The scatter plot below illustrates how some statistic in college football (set initially to total points scored throughout the season) correlates to winning percentage. You can use the drop down menus on the right to choose the year or some other statistic. Note that the statistics in the menu are sorted by strength of correlation for the selected year.
You can hover your mouse over the points in the scatter plot to try to find your team.
recently appeared in The All-American -
an awesome new site dedicated to the coverage of college football. The article is behind a pay
wall so, if you look at it, you might get only the first few paragraphs.
The main idea, though, is as follows:
Amongst the myriad stats that college football coaches track to gauge their team's strength, four stand out as highly correlated to wins and losses:
Moreover(according to the article), these stats are more highly correlated to winning percentage than are other oft cited stats, such as total offense, pass defense or total defense. The article specifically promotes Number of Rushing Attempts over Amount of Rushing Yards.
While the article makes some interesting points, the data it cites is really quite sparse. As a data dabbler and college football fan myself, I couldn't resist the urge to look into the data with more depth. The exploration tool above is the result.
The data all comes from College Football Stats. More specifically, data for each team is stored on a page that looks like this one for Ohio State's 2014 season . Each row contains several statistics rolled into one so that the app allows you to compare any of 107 different statistics to Win/Loss percentage. I scraped the data and massaged it into CSV files using this Python code. Once the data was nicely formatted, it was pretty easy to do as the article suggests and compute the correlation between any given stat and the Win/Loss percentage.
It helps to understand correlation, which is a numerical measure of the strength of the linear relationship between two variables. Correlation is always a number between -1 and +1, where
Correlation can be visualized intuitively by looking at a scatter plot, together with a regression line. The larger the correlation is, the more clustered we expect the data to be about the regression line.
The app makes it pretty easy to compare the importance of stats with one another, with a particular emphasis on the four stats mentioned by the article. The statistics in the menu are sorted by strength of correlation with Win/Loss percentage for the selected year. Also, the stats cited by the article are all highlighted in the menu
Here are the yearly rankings (relative to all the stats that the app measures) of all four stats that the article mentions together with their correlations to win/loss percentage.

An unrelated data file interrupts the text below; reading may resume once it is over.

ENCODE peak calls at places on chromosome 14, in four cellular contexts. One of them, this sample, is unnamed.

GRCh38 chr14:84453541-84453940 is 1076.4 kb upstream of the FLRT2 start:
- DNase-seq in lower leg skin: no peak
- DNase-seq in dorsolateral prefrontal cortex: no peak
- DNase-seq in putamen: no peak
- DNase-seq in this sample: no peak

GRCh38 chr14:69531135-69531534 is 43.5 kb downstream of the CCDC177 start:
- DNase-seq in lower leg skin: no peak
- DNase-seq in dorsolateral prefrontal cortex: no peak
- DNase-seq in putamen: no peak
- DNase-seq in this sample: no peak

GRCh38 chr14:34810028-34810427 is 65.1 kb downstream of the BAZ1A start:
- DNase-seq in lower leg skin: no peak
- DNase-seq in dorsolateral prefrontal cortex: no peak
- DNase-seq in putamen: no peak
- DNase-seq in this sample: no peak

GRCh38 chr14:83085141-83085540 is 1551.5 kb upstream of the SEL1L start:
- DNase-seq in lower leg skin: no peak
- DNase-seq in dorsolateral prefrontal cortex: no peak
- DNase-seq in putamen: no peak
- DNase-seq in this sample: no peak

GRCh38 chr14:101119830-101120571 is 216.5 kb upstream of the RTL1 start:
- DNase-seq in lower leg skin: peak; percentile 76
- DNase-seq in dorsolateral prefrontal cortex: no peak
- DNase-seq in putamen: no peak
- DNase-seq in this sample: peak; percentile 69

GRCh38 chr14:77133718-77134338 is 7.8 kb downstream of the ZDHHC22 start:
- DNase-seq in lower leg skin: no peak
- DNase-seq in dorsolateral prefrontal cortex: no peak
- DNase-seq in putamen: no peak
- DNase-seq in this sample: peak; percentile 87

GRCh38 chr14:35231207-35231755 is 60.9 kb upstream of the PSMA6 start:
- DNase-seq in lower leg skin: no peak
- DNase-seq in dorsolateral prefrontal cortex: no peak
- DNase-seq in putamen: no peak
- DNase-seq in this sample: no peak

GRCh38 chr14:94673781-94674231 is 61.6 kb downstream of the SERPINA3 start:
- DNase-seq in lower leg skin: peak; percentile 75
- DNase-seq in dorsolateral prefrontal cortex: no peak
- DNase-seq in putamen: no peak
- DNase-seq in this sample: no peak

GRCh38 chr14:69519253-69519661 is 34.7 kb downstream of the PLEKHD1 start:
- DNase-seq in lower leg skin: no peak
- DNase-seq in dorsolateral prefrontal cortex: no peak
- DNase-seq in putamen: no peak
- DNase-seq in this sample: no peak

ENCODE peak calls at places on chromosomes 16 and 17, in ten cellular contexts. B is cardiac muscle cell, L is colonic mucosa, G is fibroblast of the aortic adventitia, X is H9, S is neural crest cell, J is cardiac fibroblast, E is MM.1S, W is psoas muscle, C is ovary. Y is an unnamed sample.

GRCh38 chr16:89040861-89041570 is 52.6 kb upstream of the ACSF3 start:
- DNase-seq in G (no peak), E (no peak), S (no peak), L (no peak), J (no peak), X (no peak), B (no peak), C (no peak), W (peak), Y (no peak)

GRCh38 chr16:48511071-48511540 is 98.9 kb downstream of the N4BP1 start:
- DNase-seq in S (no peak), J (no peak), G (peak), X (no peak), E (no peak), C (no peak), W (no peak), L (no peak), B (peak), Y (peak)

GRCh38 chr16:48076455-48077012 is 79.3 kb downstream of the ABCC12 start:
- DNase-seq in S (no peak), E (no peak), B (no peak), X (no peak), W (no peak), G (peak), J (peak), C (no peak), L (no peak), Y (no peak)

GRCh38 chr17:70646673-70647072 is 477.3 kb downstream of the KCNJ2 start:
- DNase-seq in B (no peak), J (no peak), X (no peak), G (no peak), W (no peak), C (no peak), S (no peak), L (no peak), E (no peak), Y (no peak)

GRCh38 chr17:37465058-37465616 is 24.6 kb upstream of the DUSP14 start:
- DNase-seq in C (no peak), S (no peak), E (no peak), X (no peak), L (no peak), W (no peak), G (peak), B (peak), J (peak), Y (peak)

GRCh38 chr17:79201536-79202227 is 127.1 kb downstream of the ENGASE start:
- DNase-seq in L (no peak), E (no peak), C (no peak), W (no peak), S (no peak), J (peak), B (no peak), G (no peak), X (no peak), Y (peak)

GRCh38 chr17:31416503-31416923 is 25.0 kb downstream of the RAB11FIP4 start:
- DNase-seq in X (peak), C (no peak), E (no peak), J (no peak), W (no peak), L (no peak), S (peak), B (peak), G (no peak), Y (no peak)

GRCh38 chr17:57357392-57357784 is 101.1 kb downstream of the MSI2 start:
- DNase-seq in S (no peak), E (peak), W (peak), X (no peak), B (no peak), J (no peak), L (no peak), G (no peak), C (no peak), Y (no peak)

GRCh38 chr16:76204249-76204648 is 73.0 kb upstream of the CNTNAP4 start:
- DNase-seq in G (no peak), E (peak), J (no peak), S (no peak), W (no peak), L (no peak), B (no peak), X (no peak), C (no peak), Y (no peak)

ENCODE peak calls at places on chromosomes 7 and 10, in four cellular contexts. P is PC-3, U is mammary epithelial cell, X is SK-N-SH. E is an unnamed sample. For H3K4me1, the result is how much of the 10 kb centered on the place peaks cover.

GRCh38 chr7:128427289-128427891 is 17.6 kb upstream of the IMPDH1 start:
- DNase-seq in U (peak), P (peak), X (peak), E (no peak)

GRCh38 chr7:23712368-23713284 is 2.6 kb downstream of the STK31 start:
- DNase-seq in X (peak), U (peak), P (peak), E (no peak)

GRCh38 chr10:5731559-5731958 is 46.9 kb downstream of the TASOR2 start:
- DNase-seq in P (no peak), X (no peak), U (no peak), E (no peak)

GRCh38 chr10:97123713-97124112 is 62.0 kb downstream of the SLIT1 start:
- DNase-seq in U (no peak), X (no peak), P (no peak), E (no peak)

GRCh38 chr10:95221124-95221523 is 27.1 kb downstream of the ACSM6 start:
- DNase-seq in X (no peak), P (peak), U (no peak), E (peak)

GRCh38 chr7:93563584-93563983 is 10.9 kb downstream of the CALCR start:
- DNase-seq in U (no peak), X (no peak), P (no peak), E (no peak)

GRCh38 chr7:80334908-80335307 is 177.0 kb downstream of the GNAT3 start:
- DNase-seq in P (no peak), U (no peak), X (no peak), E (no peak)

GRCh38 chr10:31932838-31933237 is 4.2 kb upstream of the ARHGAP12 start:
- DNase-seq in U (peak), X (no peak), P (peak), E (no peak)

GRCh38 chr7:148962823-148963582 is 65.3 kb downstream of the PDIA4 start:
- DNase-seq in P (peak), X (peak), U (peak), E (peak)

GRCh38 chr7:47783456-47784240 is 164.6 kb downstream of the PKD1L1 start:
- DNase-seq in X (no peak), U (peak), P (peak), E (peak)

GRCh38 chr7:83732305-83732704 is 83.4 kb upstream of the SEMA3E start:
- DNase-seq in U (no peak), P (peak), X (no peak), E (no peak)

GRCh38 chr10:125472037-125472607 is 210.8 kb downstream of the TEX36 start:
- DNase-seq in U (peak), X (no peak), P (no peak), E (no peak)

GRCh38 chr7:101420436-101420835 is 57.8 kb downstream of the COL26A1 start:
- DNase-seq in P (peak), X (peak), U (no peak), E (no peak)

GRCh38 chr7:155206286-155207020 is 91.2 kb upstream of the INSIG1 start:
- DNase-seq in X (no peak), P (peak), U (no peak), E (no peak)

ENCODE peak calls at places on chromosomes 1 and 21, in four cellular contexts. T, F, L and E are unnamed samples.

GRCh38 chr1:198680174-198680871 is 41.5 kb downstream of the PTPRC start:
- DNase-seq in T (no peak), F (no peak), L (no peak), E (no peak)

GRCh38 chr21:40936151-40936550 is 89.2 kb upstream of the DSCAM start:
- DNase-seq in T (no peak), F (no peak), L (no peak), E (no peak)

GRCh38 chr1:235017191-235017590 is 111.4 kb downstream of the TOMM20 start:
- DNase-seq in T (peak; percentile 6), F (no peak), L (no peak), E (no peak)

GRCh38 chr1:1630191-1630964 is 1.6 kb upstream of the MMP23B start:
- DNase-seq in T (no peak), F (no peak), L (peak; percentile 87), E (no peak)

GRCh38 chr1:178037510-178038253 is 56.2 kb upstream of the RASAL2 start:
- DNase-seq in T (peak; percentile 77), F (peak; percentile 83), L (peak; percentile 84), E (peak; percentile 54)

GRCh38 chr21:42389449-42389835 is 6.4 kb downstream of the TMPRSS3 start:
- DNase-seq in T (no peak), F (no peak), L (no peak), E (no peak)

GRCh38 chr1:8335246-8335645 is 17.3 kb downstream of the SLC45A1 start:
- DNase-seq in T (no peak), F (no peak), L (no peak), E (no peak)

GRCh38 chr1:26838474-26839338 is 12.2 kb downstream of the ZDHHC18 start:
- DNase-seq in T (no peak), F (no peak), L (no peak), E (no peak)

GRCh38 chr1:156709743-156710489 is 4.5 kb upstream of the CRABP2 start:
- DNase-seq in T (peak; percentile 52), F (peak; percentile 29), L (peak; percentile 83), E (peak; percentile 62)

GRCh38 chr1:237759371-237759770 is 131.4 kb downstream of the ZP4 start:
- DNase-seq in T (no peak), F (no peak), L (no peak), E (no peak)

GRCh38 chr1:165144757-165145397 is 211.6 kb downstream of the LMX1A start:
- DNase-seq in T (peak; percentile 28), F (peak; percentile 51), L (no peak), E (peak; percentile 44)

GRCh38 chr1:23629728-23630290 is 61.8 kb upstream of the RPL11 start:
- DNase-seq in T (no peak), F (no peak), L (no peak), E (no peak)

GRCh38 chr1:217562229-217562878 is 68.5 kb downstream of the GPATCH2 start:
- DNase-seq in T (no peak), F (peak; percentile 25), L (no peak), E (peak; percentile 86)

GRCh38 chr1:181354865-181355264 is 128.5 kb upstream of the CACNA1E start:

All four stats do indeed have a reasonable level of correlation with Win/Loss percentage. Of them, Passing yards per attempt is the highest ranked 4 years and Turnover margin is the highest ranked the other three years.
Rush attempts, though, seems to be the least important of the stats with a ranking above 50 and a correlation below 0.5 a couple of years. Worse, it is ranked lower than Rush Yards every year - contrary to the assertion of the article.
There is one thing that the stats make clear - if you want to win more games, then score more points. The TEAM Total Points stat appears at the top of the list every year and is always between 0.77 and 0.85. I suppose it's pretty obvious that scoring should be highly correlated to winning percentage, since a W or an L is determined directly by the score of the game.
Beyond that, you do need to be careful not to attribute too much significance to a stat just because it appears high on the list. The TEAM PAT Kicking Made stat appears very high on the list every year. But that correlates to winning percentage simply because it necessarily correlate with scoring. Point after attempts, for example, since you don't get a point after attempt unless you've scored a touchdown.
Similarly, the OPP Punting Yards appears quite high on the list every year. Does that mean that we hope our oppenents are really good punters? No - it means that we want them to punt a lot since, if they're punting, they're not scoring. In reality, the next highest stat on the list, that's not in obvious direct relationship with TEAM Total Points is OPP Scoring Points/Game. I was surprised, though, that this defensive stat seems generally quite less correlated with win/loss percentage than oTEAM Total Points - consistently less by about 0.1.
So, here's my list based on the order of the items that appear in the menu year to year, together with an attempt to eliminate minor stats that simply have a direct relationship with "clearly" more important stats (whatever that means). I made it a bit longer, in case one is duly unimpressed with the scoring based stats.